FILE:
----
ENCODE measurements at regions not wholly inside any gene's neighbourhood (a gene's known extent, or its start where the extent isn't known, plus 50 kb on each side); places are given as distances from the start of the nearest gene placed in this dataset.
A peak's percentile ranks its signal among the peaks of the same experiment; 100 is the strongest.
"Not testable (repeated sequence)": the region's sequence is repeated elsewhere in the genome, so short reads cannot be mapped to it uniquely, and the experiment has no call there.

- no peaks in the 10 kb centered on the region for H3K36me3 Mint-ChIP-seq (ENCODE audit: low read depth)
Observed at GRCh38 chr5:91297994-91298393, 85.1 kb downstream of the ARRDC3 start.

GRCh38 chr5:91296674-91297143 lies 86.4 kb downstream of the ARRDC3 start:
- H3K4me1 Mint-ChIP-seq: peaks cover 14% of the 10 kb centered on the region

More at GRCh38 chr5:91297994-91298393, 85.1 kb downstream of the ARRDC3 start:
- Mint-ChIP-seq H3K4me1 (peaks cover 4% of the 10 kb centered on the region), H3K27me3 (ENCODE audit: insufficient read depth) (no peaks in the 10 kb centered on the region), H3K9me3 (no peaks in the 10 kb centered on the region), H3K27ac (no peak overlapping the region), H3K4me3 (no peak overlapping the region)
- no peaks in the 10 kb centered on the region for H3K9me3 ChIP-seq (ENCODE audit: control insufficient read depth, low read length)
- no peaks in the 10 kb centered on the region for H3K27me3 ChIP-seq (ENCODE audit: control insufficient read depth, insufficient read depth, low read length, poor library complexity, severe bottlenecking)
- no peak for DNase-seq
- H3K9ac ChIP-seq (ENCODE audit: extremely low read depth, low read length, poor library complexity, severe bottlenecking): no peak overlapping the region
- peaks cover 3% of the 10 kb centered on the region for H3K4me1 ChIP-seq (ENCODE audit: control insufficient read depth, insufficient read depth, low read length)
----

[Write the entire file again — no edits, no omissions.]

ENCODE measurements at regions not wholly inside any gene's neighbourhood (a gene's known extent, or its start where the extent isn't known, plus 50 kb on each side); places are given as distances from the start of the nearest gene placed in this dataset.
A peak's percentile ranks its signal among the peaks of the same experiment; 100 is the strongest.
"Not testable (repeated sequence)": the region's sequence is repeated elsewhere in the genome, so short reads cannot be mapped to it uniquely, and the experiment has no call there.

- no peaks in the 10 kb centered on the region for H3K36me3 Mint-ChIP-seq (ENCODE audit: low read depth)
Observed at GRCh38 chr5:91297994-91298393, 85.1 kb downstream of the ARRDC3 start.

GRCh38 chr5:91296674-91297143 lies 86.4 kb downstream of the ARRDC3 start:
- H3K4me1 Mint-ChIP-seq: peaks cover 14% of the 10 kb centered on the region

More at GRCh38 chr5:91297994-91298393, 85.1 kb downstream of the ARRDC3 start:
- Mint-ChIP-seq H3K4me1 (peaks cover 4% of the 10 kb centered on the region), H3K27me3 (ENCODE audit: insufficient read depth) (no peaks in the 10 kb centered on the region), H3K9me3 (no peaks in the 10 kb centered on the region), H3K27ac (no peak overlapping the region), H3K4me3 (no peak overlapping the region)
- no peaks in the 10 kb centered on the region for H3K9me3 ChIP-seq (ENCODE audit: control insufficient read depth, low read length)
- no peaks in the 10 kb centered on the region for H3K27me3 ChIP-seq (ENCODE audit: control insufficient read depth, insufficient read depth, low read length, poor library complexity, severe bottlenecking)
- no peak for DNase-seq
- H3K9ac ChIP-seq (ENCODE audit: extremely low read depth, low read length, poor library complexity, severe bottlenecking): no peak overlapping the region
- peaks cover 3% of the 10 kb centered on the region for H3K4me1 ChIP-seq (ENCODE audit: control insufficient read depth, insufficient read depth, low read length)